Hector, the teacher at the school (and supposedly Fred’s rival in some sort of love triangle) came off as an unfeeling inflexible megalomaniac. Some of the students at the school create an advocacy group claiming that Hector was pushing his ideals; however, in the film, the student group get shut down with nary a listen and Hector rules again (we don’t get to see why the students, one of whom Hector has adopted, have a problem with Hector in the first place). When Fred asks him about learning and getting into college, Hector claims that they do it “from the heart” – yet his treatment of Shelliot (his wife and Fred’s close friend), Fred, and the students come off as heartless, preferring to stick to his ideals rather than considering other viewpoints (as evidenced in his unwillingness to even consider Shelliot’s wish for a baby due to overpopulation).

There are quite a number of subplots – Fred’s marriage to Luna, his family troubles, the sexual tension between Fred and Shelliot, the two kids at Fred’s school – that get touched on but don’t really reveal themselves very well. Sometimes scenes will come up but then disappear again, making you think “what was the significance of that?”. For example, Soomi (another schoolkid that Shelliot and Hector adopted) dumps wine into the salmon, then says she is “sad and scared” – but we never find out why.

With some trimming of subplots, and better exploration into the characters’ motivations, the movie could have done much better. Since the school was meant to be the focus of this movie, it would have been great to devote more time to it, especially in all the different ways their students learn, grow, and motivate themselves. The brief views do not do it justice.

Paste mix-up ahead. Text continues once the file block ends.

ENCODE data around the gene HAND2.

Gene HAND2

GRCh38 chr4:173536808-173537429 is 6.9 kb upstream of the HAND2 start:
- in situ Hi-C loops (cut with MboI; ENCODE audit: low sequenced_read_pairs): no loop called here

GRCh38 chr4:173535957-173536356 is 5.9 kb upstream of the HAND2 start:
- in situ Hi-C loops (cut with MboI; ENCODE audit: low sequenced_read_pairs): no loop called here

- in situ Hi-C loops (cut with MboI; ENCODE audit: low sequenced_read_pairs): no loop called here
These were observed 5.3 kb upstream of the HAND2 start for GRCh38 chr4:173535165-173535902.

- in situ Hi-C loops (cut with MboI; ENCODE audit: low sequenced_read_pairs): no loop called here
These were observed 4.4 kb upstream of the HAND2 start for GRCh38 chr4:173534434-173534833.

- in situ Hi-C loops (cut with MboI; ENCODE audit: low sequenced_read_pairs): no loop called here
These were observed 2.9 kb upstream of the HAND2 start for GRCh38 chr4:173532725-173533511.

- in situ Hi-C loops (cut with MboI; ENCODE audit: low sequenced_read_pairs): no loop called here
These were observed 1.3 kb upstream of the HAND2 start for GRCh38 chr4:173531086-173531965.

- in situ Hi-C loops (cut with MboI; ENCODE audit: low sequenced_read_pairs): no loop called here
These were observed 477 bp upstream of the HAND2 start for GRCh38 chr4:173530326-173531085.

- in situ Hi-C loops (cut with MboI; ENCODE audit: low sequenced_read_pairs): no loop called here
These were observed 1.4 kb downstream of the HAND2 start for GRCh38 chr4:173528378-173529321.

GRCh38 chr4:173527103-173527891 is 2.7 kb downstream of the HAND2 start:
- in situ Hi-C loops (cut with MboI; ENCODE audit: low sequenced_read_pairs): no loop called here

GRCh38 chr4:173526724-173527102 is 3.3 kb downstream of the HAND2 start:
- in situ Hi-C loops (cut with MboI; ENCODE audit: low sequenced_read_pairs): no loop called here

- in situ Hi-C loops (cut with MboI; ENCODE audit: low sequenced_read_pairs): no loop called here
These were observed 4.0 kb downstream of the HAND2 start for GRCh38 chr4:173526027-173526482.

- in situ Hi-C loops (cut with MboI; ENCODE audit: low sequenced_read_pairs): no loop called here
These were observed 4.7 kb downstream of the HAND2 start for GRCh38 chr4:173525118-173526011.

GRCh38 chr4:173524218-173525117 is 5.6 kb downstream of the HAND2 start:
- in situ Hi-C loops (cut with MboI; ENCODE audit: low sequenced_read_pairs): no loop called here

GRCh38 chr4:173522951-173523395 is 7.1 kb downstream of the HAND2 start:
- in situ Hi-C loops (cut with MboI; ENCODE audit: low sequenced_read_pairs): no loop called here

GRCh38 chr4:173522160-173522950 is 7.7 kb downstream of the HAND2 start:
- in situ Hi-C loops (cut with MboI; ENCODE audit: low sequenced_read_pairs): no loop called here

The film itself isn’t terrible, though it could have been better. It’s OK viewing but don’t expect it to give you epiphanies about education. I wouldn’t necessarily recommend it as a primer to democratic schools – unless you want to leave with the conclusion that all students do all day is play video games!

Good effort guys; just needs some depth.

“Schooled” – film on alternative schooling system

The Sudbury Valley School system, started in Massachusetts in 1968, is one of the more pre-eminent and well-known forms of alternative school systems in the world. In the core of the Sudbury Valley system is democracy in education: students and staff are all given the right to vote on issues in the school that affect them – from school lunches to changes in rules. There are also no compulsory sessions, classes, or subjects; instead, the students take their own initiative in deciding what they want to learn, when and how they want to learn it (much like unschooling, just with a structural base). Age groups are mixed and often the students also act as teachers to their peers.

The Sudbury Valley system is in place in North America, some parts of Europe, Israel, and Australia, though it hasn’t really taken off elsewhere. This could be due to different cultural and societal expectations on the purpose of schooling and education. Imagine if Malaysian students were allowed to decide what they wanted to learn, and didn’t have to do exams if they didn’t want to! I would personally love it, but the rest of the country may degenerate into confused chaos as it’s completely the opposite of what we’re used to.

Part of overcoming such barriers is to experience the Sudbury Valley system for ourselves. If we’re not lucky enough to get to visit a school, though, there is another way: watching the film Schooled.

Schooled showcases the journey of Fred, a school teacher facing plenty of problems both in his personal and professional life. To resolve his crisis, he goes out to discover alternatives, and stumbles upon a Sudbury Valley school. The sheer difference of systems shocks him into reevaluating his perspectives and goals.

The film has received positive feedback from the Alternative Education Resource Organisation, the key worldwide organisation for alternative and democratic schooling, as well as other educators and past Sudbury Valley students. Screenings have been held around the US, Australia, Sweden, and Canada.

To celebrate its launch, the people at Schooled are offering special discounts and free offers for every DVD sold on Wednesday, October 15 (Launch Day). The DVD normally costs $25, but for Launch Day there will be a 20% discount as well as a choice of goodies related to alternative education or to Hollywood.

I haven’t had the chance to see the movie yet, but if I do I’ll post a review. This should be interesting – there have been a lot of films about teachers and schools, but not many (if any) dealing with a real-world alternative system. Will this increase awareness and acceptance for alternative systems? Let’s see.

(thanks Erin!)